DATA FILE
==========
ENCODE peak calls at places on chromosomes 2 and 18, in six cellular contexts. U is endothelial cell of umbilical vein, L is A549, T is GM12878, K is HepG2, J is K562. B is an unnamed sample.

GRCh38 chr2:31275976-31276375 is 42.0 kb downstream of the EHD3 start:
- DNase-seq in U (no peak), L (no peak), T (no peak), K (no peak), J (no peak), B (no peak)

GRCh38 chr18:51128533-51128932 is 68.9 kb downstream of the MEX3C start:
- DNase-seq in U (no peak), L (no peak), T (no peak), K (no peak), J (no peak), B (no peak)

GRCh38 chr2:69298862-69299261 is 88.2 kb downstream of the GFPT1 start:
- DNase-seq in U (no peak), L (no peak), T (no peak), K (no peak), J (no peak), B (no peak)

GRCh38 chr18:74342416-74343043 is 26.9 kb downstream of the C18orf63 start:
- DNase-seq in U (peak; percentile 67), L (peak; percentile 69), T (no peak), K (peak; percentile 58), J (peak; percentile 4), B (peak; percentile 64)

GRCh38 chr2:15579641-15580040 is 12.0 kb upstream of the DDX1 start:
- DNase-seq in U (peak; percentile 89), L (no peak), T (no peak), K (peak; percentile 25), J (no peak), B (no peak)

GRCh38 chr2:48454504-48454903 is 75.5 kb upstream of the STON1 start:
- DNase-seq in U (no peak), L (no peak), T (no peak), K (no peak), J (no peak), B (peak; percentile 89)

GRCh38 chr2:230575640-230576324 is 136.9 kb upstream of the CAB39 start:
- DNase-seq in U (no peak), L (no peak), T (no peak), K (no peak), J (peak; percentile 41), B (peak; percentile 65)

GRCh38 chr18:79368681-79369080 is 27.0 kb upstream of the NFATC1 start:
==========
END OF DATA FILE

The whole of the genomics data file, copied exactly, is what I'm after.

ENCODE peak calls at places on chromosomes 2 and 18, in six cellular contexts. U is endothelial cell of umbilical vein, L is A549, T is GM12878, K is HepG2, J is K562. B is an unnamed sample.

GRCh38 chr2:31275976-31276375 is 42.0 kb downstream of the EHD3 start:
- DNase-seq in U (no peak), L (no peak), T (no peak), K (no peak), J (no peak), B (no peak)

GRCh38 chr18:51128533-51128932 is 68.9 kb downstream of the MEX3C start:
- DNase-seq in U (no peak), L (no peak), T (no peak), K (no peak), J (no peak), B (no peak)

GRCh38 chr2:69298862-69299261 is 88.2 kb downstream of the GFPT1 start:
- DNase-seq in U (no peak), L (no peak), T (no peak), K (no peak), J (no peak), B (no peak)

GRCh38 chr18:74342416-74343043 is 26.9 kb downstream of the C18orf63 start:
- DNase-seq in U (peak; percentile 67), L (peak; percentile 69), T (no peak), K (peak; percentile 58), J (peak; percentile 4), B (peak; percentile 64)

GRCh38 chr2:15579641-15580040 is 12.0 kb upstream of the DDX1 start:
- DNase-seq in U (peak; percentile 89), L (no peak), T (no peak), K (peak; percentile 25), J (no peak), B (no peak)

GRCh38 chr2:48454504-48454903 is 75.5 kb upstream of the STON1 start:
- DNase-seq in U (no peak), L (no peak), T (no peak), K (no peak), J (no peak), B (peak; percentile 89)

GRCh38 chr2:230575640-230576324 is 136.9 kb upstream of the CAB39 start:
- DNase-seq in U (no peak), L (no peak), T (no peak), K (no peak), J (peak; percentile 41), B (peak; percentile 65)

GRCh38 chr18:79368681-79369080 is 27.0 kb upstream of the NFATC1 start: